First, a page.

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For immediate release: January 25, 2011

Dallas Fed: Structural Economic Issues at Heart of U.S.–China Trade Imbalance

DALLAS—Rather than an undervalued yuan, China’s ballooning current account surplus with the U.S. may reflect deeper structural distortions in its economy, according to the latest issue of the Federal Reserve Bank of Dallas’ Economic Letter.

Economic Letter can be found at:

In “With Reforms in China, Time May Correct U.S. Current Account Imbalance,” senior research economist Jian Wang says increases in corporate and government savings have resulted from structural economic distortions China should correct to balance its current account.

The booming global economy around 2005 began boosting China’s corporate profits, according to Wang. Many of these profits flowed into state-owned corporations, which continue to dominate and crowd out private companies in industries with higher margins, such as finance, energy, telecommunications, transportation and real estate.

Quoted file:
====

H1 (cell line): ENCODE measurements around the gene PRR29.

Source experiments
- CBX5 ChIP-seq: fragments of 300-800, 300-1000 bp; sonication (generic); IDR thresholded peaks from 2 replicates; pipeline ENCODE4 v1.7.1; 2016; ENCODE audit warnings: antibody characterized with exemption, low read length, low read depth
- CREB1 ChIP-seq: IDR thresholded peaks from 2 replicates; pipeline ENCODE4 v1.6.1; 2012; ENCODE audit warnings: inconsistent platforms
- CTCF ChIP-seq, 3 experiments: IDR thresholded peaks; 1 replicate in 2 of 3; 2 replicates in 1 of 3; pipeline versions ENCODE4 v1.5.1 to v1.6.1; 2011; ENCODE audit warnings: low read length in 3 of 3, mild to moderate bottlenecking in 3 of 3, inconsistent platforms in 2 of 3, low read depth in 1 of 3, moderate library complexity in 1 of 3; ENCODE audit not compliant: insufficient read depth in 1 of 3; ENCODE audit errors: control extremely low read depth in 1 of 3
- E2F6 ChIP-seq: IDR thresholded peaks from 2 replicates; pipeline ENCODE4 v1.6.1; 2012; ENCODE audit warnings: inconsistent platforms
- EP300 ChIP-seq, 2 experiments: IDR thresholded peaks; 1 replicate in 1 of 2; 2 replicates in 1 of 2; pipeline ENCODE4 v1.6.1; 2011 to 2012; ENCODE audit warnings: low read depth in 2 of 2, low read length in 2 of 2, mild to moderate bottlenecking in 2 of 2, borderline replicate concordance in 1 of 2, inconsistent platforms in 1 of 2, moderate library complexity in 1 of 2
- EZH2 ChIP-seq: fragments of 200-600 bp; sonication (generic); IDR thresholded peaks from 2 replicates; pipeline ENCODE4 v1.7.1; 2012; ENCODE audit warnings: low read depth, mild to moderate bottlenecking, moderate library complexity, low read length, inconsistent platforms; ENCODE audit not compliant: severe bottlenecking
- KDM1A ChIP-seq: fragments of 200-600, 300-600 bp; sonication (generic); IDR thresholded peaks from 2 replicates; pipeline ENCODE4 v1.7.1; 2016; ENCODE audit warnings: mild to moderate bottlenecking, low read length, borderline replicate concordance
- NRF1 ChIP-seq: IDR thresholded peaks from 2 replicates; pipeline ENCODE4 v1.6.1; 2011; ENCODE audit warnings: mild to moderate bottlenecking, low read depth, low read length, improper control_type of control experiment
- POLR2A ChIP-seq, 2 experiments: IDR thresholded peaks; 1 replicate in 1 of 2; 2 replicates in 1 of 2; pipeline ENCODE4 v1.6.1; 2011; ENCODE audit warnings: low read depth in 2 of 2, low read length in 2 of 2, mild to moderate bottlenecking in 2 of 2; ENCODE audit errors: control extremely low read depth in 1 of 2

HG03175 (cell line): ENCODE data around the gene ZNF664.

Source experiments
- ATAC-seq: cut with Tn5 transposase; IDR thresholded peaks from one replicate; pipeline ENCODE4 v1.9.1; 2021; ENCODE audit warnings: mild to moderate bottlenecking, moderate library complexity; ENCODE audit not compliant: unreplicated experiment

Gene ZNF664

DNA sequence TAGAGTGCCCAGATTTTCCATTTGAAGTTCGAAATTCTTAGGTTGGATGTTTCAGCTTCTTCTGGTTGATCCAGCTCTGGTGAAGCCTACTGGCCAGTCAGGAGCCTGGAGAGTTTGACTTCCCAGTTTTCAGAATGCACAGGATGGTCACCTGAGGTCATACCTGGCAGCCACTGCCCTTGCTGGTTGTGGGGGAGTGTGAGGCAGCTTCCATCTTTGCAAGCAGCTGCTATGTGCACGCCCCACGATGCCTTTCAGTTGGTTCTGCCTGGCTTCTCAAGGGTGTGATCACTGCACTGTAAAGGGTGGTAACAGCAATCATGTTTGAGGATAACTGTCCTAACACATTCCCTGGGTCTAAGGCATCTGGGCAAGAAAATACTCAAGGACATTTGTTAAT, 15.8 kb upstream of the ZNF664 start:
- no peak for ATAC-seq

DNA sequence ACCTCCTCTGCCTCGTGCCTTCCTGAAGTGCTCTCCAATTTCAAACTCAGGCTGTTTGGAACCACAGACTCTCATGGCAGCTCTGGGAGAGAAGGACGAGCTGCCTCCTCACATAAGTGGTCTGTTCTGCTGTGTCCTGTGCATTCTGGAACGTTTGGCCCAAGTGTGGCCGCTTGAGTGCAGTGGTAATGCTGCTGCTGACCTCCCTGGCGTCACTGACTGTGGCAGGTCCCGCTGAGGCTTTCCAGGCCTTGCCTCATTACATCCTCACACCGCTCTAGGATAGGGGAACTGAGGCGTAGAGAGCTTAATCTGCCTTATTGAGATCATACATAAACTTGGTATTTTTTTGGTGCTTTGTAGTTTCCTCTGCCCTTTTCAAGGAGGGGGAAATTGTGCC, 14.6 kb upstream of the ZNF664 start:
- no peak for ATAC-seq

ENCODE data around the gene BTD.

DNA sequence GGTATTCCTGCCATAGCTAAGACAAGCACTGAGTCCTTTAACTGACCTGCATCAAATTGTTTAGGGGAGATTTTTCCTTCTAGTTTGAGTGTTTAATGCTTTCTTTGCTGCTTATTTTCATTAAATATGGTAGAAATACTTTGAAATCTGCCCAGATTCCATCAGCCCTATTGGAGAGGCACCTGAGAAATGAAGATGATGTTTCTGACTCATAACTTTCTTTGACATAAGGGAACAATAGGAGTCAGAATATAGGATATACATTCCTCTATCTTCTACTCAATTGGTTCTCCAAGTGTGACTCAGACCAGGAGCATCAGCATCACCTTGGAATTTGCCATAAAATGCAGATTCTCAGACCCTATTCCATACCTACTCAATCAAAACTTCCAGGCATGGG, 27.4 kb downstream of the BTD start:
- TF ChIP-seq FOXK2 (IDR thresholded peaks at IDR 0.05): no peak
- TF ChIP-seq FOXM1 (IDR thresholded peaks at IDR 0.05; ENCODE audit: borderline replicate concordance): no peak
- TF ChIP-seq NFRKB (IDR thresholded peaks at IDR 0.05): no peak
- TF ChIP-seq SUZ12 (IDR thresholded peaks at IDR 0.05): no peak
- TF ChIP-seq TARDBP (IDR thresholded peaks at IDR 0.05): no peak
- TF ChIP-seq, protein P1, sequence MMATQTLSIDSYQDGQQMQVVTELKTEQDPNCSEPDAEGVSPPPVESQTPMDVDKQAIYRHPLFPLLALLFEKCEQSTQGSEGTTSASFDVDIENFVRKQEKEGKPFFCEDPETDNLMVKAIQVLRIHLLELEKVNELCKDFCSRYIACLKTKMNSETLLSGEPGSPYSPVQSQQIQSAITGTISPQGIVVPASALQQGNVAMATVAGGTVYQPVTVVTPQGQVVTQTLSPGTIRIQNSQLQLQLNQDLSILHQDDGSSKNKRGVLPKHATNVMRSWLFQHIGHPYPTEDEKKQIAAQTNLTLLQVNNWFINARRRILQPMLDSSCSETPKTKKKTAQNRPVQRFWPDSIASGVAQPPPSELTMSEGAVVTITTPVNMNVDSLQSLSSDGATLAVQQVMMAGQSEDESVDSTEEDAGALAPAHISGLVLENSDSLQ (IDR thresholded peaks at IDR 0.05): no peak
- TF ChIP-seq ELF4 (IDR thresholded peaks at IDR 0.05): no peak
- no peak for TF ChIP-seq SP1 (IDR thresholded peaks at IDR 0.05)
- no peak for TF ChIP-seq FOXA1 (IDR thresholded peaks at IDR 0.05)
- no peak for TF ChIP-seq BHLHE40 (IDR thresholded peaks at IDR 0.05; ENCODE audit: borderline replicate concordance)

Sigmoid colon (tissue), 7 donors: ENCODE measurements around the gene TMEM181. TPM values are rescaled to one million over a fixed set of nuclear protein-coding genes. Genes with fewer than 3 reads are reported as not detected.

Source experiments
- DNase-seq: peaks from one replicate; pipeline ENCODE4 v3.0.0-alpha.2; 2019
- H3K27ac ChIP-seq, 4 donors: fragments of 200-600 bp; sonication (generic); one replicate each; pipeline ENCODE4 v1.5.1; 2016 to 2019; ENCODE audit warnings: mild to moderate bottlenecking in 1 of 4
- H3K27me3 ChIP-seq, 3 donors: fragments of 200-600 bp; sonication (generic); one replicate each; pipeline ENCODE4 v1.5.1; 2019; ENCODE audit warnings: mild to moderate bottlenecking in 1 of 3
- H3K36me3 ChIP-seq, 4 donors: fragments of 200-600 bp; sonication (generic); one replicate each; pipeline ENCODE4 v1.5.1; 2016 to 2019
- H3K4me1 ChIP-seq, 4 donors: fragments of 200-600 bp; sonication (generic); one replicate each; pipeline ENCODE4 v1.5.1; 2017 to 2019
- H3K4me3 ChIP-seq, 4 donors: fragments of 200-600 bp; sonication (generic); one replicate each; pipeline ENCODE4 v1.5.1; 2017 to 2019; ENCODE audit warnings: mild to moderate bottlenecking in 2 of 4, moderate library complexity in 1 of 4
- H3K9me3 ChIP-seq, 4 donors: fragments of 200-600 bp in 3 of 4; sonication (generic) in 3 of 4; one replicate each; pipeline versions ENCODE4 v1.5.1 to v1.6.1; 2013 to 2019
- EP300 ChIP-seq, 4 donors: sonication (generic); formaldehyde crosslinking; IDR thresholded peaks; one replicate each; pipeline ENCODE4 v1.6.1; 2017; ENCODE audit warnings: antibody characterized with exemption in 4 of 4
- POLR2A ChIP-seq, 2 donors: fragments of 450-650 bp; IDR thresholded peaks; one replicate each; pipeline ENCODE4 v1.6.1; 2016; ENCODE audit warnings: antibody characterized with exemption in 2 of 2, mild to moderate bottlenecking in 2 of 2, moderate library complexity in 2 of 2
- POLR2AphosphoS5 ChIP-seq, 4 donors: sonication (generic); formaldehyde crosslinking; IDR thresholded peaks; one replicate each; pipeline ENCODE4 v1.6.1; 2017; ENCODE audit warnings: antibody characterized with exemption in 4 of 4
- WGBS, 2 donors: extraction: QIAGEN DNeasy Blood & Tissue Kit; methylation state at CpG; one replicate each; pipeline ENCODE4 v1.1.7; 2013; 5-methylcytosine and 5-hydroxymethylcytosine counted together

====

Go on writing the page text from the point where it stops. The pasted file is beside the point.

Earnings in high-margin industries were transformed into savings because the government lacked channels to redistribute them for household consumption, Wang says.

“Financial-sector reform and removal of entry barriers in industries dominated by state enterprises will decrease the corporate savings rate,” Wang writes. “Authorities should also increase competition in these now highly regulated industries, promoting efficiency and economic growth in the long run.”

An appreciating yuan may only minimally reduce the trade imbalance between the U.S. and China, Wang notes.


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Alexander Johnson
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